What Single Parenting a Toddler Really Feels Like (And How to Thrive)

Having a supportive partner and thriving relationship, and blessing that relationship with children, is one of the best experiences available to us as humans in this lifetime! Sometimes, the blessing of our children comes at tumultuous relationship times or during times where relationships are just not on the table.

Families look every single way; as unique as individuals are, as are families. This is beautiful. And for my fellow single parents, your role is beautiful too!

So you’ve made it past the baby phase and your tiny treasure is now toddling (or straight up sprinting) everywhere in and out of sight.

You’ve probably gone back to work awhile ago and had a big change somewhere in the past years of your child’s life- a move, finding the childcare that works (and doesn’t) for you, other relationships, etc.

You’ve made some mistakes but you’ve made it here and through many “firsts”, and you’re officially out of new parent territory but still have a pretty steep learning curve as your toddler’s personality is in full swing.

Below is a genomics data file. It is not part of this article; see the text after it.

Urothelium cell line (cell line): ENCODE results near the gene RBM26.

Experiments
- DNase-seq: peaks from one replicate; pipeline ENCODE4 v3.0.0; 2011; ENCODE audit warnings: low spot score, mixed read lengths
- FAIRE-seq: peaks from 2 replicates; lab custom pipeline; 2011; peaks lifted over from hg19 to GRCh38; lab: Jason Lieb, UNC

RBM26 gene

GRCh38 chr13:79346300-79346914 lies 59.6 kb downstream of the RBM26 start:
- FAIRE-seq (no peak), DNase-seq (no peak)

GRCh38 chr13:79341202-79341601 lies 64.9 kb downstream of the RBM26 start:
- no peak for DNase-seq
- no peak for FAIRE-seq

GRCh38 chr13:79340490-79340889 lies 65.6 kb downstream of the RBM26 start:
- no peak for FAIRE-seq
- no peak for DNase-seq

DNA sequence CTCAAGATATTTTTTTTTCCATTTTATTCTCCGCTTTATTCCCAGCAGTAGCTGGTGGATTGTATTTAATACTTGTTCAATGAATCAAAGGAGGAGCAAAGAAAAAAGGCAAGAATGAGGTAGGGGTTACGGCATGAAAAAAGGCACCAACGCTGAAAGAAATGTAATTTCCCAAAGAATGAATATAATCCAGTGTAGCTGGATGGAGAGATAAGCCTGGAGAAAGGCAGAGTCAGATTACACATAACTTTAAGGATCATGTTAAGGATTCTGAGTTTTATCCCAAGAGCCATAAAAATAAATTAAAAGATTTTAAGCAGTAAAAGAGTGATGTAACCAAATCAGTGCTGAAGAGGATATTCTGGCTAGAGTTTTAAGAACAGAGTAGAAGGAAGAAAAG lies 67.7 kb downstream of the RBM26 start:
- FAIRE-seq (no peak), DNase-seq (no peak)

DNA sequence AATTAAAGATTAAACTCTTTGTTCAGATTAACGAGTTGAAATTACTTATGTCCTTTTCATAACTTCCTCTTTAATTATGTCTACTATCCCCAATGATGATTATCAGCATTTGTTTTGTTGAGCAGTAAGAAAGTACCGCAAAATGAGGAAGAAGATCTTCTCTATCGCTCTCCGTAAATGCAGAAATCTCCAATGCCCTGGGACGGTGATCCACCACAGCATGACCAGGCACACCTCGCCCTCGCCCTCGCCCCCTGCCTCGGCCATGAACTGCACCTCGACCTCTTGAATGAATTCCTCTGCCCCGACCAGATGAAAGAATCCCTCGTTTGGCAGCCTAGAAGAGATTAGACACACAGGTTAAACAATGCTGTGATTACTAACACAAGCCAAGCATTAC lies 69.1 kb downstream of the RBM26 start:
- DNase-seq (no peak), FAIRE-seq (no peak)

To be honest, it feels like every moment is brand new and often overwhelming. You may feel surrounded by the calls and demands for “mama” or “dada”- and you’ve probably had every reaction under the sun.

In fact, parenting a toddler sometimes makes you question if emotionally we really are adults or if maybe we’re all still toddlers. And there’s some truth to this in that toddlers are peaking in emotional development, so many of the lessons we learned at that age are still expressed and continue to be expressed throughout a lifetime.

Not to add any pressure to your already demanding experience; use this knowledge to sympathize with yourself and your little one(s). 

As a single parent, I have made the decision to work part time to be able to support my daughter (and soon to be son) and while gathering and contributing as much as possible support from family, friends, and community.

I have had to navigate…erm… awkward, financial scenarios, advocate for the choices I make for our family (and that’s not always easy when you’re working every day with your own parents, but it is worth it for healthy relationships), forego (at least for now) educational advancement opportunities, become something of a legal and health expert (again, only for myself/my child) which involves countless hours of research, and in my case, I forego a lot (nearly all evening-related things, our bed time routine is the cornerstone of our health and happiness) of social and romantic pursuits.